Best flexible CRM systems

If you’re looking for the best flexible CRM systems for your small business, check out our recommendations.

Pipedrive CRM

  • Starting price: $14.90
  • Free trial: 14-day trial
  • Email features: Bulk send, scheduling, tracking and templates
  • Integrations: 400

Read our comprehensive Pipedrive CRM review. CRM

  • Starting price: $30
  • Free trial: 14-day trial on the Pro Plan
  • Email features: Email templates, tracking and native integration
  • Integrations: 150

Read our in-depth CRM review.

HubSpot CRM

  • Starting price: $30 (on the CRM bundle)
  • Free trial: 14-day trial
  • Email features: Campaign scheduling, analytics and templates
  • Integrations: 1,000

Read our latest HubSpot CRM review.

Salesforce CRM

  • Starting price: $25
  • Free trial: 30-day trial
  • Email features: Bulk sending, templates and list segmentation
  • Integrations: 2,000

Read our updated Salesforce CRM review.

Oracle NetSuite CRM

  • Starting price: Custom
  • Free trial: 14-day trial
  • Email features: Build target lists, personalization and email automation
  • Integrations: 2,300

Read our comprehensive review of Oracle NetSuite CRM.

Zoho CRM

  • Starting price: $14
  • Free trial: 15-day trial
  • Email features: Bulk send, campaign insights and email templates
  • Integrations: More than 1,000

Read our in-depth review of Zoho CRM.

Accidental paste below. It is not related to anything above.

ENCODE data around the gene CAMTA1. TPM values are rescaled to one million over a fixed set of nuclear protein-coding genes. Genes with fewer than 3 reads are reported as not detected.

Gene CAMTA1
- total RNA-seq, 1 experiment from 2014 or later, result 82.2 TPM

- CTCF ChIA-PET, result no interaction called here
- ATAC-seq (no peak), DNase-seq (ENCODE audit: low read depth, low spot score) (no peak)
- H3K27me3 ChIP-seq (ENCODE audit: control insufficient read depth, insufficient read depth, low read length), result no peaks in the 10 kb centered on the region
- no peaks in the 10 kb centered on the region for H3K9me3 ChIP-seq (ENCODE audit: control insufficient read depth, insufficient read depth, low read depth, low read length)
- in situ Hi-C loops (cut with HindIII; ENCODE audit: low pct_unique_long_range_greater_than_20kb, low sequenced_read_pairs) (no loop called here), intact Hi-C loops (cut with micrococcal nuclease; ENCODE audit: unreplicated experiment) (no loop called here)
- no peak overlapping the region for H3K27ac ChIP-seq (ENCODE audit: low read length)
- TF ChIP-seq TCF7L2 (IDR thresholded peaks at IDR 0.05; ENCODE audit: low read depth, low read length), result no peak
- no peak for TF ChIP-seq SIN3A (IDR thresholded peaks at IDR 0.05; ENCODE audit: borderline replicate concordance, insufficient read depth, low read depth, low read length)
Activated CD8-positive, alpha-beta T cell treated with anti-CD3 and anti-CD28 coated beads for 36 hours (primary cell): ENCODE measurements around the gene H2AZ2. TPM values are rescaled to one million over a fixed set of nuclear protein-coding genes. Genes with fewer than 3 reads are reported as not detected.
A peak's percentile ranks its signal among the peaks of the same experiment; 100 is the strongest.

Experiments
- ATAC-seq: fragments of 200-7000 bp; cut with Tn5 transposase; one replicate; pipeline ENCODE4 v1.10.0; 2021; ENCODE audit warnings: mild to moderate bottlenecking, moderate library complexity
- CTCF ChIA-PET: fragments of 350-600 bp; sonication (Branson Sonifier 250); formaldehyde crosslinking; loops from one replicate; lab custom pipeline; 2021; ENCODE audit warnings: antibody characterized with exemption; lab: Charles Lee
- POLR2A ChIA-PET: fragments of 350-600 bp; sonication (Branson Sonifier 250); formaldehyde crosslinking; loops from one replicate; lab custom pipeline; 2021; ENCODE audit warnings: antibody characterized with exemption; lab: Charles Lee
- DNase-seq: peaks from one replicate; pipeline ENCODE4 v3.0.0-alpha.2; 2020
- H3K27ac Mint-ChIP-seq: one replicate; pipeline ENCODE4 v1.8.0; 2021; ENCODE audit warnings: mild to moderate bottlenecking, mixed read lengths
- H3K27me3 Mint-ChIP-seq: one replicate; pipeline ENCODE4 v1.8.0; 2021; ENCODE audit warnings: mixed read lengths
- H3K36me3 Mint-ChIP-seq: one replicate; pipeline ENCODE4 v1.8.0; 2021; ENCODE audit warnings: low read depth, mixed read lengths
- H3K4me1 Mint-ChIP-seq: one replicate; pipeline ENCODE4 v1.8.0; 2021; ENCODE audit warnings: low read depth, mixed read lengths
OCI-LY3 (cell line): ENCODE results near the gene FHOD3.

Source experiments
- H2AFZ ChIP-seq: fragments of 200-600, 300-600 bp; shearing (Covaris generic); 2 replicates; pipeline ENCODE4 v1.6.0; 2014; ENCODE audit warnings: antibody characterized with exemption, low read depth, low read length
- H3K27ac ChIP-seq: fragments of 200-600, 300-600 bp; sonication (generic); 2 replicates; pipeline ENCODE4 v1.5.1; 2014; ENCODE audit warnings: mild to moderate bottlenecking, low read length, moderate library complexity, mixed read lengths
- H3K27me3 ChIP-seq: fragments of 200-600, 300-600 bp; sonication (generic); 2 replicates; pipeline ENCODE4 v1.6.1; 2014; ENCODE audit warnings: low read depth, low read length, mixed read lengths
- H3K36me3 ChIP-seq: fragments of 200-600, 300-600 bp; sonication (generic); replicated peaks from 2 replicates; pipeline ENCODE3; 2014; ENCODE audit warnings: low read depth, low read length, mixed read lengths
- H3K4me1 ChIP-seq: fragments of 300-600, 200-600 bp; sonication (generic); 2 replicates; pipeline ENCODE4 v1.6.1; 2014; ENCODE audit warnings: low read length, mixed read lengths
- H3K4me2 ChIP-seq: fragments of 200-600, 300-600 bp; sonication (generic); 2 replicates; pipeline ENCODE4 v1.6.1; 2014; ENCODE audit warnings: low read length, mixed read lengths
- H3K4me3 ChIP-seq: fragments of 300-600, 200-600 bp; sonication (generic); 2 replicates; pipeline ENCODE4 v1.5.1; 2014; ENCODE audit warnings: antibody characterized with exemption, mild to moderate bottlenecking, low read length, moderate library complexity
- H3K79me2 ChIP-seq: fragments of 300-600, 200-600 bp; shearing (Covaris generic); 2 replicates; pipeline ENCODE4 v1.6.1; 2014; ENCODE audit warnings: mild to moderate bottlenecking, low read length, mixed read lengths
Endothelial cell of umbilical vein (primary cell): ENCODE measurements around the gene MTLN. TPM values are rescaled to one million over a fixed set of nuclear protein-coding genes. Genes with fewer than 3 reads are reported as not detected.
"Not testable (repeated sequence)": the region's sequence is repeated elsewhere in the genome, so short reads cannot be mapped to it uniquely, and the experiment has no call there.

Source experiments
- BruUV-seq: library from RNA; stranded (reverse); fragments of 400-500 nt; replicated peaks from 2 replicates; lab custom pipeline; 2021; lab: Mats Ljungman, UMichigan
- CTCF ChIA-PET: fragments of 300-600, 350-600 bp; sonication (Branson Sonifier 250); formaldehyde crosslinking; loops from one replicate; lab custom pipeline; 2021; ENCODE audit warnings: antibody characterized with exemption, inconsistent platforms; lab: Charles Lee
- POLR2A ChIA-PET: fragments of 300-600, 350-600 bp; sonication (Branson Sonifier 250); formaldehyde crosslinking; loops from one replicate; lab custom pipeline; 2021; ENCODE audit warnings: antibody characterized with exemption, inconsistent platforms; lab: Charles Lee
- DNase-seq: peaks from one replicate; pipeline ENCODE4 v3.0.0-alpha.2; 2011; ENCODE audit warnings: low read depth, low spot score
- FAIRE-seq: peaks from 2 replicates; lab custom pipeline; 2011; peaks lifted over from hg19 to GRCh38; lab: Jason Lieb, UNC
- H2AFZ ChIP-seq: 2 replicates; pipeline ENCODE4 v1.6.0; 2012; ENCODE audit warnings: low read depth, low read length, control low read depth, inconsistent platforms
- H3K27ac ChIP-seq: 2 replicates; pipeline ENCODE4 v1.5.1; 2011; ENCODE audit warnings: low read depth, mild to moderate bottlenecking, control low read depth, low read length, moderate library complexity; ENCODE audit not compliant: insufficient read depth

Freshworks CRM

  • Starting price: $15
  • Free trial: 21-day trial
  • Email features: Campaign analytics, templates and email automation
  • Integrations: 500

Read our latest review of Freshworks CRM.

Keap CRM

  • Starting price: $129 per user, per month
  • Free trial: 14 days
  • Email features: Segmentation, templates, workflow automations and analytics
  • Cloud document storage: 10GB

Read our updated review of Keap CRM.

Zendesk CRM

  • Starting price: $19
  • Free trial: 14 days
  • Email features: Bulk send, templates, insights and priority notifications
  • Cloud document storage: From 2GB
  • Integrations: 1,200

Read our comprehensive Zendesk CRM review.

Stella Morrison and H. John Oechsle contributed to this article.

Mark Fairlie
Mark Fairlie, Senior Analyst & Expert on Business Ownership
Mark Fairlie brings decades of expertise in telecommunications and telemarketing to the forefront as the former business owner of a direct marketing company. Also well-versed in a variety of other B2B topics, such as taxation, investments and cybersecurity, he now advises fellow entrepreneurs on the best business practices. With a background in advertising and sales, Fairlie made his mark as the former co-owner of Meridian Delta, which saw a successful transition of ownership in 2015. Through this journey, Fairlie gained invaluable hands-on experience in everything from founding a business to expanding and selling it. Since then, Fairlie has embarked on new ventures, launching a second marketing company and establishing a thriving sole proprietorship.
BDC Logo

Get Weekly 5-Minute Business Advice

B. newsletter is your digest of bite-sized news, thought & brand leadership, and entertainment. All in one email.

Back to top